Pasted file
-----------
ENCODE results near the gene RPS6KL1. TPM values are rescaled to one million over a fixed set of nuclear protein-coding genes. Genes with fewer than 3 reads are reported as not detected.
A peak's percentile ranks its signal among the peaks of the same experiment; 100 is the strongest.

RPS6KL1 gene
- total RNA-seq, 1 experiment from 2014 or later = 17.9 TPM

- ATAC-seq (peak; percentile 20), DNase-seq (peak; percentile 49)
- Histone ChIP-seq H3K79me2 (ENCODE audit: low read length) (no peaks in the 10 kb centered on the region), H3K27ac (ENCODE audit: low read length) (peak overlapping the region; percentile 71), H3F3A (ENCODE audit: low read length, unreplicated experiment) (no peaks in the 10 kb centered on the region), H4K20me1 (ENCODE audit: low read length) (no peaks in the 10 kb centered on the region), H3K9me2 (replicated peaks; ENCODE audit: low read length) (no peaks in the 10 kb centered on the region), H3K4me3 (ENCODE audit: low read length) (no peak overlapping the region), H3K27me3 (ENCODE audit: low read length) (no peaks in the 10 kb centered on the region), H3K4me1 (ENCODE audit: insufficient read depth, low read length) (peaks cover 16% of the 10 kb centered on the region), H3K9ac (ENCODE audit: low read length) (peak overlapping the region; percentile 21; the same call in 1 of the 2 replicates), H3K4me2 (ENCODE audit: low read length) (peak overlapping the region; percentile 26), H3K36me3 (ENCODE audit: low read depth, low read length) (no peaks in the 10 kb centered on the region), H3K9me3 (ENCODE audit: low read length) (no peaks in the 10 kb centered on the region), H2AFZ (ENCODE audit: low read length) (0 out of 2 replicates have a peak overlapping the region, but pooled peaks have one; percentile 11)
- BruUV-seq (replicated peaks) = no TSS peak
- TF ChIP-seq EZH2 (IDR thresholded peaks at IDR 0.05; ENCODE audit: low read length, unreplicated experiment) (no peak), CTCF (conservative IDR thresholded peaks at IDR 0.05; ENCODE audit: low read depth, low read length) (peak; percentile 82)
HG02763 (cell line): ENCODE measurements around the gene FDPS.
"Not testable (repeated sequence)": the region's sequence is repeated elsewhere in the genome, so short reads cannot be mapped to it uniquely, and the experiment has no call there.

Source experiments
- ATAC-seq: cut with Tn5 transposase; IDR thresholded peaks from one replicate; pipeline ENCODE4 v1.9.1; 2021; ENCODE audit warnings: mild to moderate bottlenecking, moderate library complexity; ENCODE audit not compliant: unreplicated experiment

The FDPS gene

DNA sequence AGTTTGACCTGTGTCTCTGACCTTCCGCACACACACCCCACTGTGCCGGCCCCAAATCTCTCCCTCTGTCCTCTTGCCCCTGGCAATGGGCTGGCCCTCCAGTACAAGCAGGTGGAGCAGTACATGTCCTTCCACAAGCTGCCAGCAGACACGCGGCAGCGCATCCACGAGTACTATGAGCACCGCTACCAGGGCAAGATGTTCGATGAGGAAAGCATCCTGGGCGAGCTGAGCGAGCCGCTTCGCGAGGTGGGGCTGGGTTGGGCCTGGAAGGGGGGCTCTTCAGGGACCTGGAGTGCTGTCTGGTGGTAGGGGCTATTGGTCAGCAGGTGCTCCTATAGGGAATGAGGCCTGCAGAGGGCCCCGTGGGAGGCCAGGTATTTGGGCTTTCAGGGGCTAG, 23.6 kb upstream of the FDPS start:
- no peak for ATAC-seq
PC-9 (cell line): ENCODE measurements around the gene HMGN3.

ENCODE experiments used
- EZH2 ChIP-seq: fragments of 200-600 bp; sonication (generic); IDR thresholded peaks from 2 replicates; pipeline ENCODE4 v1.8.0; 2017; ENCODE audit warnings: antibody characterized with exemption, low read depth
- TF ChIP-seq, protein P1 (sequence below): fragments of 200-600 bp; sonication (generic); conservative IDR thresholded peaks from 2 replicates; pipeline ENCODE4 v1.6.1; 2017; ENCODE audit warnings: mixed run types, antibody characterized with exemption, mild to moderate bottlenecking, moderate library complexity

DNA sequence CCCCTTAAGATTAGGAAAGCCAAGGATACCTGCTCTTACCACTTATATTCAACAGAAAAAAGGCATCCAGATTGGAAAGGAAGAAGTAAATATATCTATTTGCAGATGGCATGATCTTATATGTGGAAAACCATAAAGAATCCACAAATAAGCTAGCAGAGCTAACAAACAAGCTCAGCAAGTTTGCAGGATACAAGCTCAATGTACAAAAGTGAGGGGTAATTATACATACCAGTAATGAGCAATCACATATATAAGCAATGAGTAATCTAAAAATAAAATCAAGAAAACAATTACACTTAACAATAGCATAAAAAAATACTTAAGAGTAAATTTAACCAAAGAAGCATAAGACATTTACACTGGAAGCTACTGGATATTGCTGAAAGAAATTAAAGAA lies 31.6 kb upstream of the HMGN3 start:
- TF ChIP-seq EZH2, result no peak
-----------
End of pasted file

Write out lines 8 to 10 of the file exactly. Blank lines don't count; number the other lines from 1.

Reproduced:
- TF ChIP-seq EZH2 (IDR thresholded peaks at IDR 0.05; ENCODE audit: low read length, unreplicated experiment) (no peak), CTCF (conservative IDR thresholded peaks at IDR 0.05; ENCODE audit: low read depth, low read length) (peak; percentile 82)
HG02763 (cell line): ENCODE measurements around the gene FDPS.
"Not testable (repeated sequence)": the region's sequence is repeated elsewhere in the genome, so short reads cannot be mapped to it uniquely, and the experiment has no call there.